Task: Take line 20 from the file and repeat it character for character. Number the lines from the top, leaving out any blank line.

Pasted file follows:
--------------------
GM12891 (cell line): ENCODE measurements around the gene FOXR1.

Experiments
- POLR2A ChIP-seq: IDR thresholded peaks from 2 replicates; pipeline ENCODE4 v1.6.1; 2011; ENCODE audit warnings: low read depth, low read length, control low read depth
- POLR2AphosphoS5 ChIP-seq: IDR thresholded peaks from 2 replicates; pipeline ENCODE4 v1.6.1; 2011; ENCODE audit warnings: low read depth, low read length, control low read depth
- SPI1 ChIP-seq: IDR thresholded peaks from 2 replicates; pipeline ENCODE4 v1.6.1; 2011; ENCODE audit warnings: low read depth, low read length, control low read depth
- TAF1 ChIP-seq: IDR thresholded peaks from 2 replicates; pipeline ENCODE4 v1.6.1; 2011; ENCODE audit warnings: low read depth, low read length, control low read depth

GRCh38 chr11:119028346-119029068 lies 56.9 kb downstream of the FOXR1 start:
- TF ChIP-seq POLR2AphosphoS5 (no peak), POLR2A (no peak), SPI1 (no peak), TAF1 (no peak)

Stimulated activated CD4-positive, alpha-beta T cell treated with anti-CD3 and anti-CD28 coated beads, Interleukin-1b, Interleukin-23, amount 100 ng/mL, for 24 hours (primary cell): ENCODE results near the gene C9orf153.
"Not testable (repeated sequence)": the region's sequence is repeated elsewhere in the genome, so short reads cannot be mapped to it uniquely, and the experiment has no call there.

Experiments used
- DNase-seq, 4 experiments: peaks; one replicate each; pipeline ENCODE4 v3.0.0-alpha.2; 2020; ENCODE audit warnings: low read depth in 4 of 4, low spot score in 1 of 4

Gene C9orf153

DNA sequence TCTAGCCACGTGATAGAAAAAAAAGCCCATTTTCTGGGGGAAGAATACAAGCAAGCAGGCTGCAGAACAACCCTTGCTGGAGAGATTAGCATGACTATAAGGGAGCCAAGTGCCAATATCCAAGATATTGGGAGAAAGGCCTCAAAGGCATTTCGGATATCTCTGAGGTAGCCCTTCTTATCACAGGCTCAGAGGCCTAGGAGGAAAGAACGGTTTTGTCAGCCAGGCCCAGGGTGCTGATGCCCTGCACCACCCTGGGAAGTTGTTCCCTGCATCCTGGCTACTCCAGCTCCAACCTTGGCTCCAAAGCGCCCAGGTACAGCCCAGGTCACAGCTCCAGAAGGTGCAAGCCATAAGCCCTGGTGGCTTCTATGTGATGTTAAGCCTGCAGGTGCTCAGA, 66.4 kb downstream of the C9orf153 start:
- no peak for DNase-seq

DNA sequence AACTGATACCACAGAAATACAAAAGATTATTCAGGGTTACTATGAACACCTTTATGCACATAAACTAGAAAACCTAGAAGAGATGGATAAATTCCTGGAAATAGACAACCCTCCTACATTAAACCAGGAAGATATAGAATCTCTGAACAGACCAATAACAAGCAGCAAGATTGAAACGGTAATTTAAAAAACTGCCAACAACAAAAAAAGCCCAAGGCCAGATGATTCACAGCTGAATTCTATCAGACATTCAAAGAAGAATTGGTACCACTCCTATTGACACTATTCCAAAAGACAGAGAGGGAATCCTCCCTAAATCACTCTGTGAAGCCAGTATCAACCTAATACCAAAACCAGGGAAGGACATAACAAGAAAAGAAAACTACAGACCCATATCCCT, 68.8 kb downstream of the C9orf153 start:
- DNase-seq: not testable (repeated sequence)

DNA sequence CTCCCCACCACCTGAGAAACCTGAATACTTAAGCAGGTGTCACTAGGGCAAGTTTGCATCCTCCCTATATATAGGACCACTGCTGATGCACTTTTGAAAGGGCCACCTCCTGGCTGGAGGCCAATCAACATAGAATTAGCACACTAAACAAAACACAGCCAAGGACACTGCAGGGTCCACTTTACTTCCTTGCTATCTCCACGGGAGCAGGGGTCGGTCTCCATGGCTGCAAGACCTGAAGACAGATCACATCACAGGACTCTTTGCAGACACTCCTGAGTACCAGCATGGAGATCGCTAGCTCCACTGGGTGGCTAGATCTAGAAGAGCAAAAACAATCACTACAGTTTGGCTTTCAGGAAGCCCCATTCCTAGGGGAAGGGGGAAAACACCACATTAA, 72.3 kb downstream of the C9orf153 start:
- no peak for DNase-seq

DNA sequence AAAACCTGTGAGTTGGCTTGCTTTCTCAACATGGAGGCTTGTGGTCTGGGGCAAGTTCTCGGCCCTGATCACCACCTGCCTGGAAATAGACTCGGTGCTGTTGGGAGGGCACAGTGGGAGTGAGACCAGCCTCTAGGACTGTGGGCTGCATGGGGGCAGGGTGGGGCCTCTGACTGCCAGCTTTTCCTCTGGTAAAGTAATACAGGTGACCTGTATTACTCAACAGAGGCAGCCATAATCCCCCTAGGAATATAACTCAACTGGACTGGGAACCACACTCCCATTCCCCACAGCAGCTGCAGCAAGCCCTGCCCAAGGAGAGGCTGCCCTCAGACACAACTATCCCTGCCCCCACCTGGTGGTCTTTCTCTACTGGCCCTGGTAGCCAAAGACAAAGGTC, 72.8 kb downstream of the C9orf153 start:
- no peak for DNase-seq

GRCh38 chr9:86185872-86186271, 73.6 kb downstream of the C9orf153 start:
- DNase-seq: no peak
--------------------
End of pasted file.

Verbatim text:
DNA sequence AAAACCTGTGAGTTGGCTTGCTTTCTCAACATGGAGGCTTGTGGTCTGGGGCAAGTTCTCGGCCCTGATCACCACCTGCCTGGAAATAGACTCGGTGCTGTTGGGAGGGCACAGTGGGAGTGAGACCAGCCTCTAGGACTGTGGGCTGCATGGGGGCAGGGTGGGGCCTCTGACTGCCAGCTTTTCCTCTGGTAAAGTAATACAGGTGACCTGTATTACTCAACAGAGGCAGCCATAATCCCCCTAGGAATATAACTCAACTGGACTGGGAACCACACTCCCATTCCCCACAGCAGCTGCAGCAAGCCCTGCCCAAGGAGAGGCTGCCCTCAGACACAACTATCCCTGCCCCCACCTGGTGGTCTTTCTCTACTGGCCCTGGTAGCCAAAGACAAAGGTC, 72.8 kb downstream of the C9orf153 start: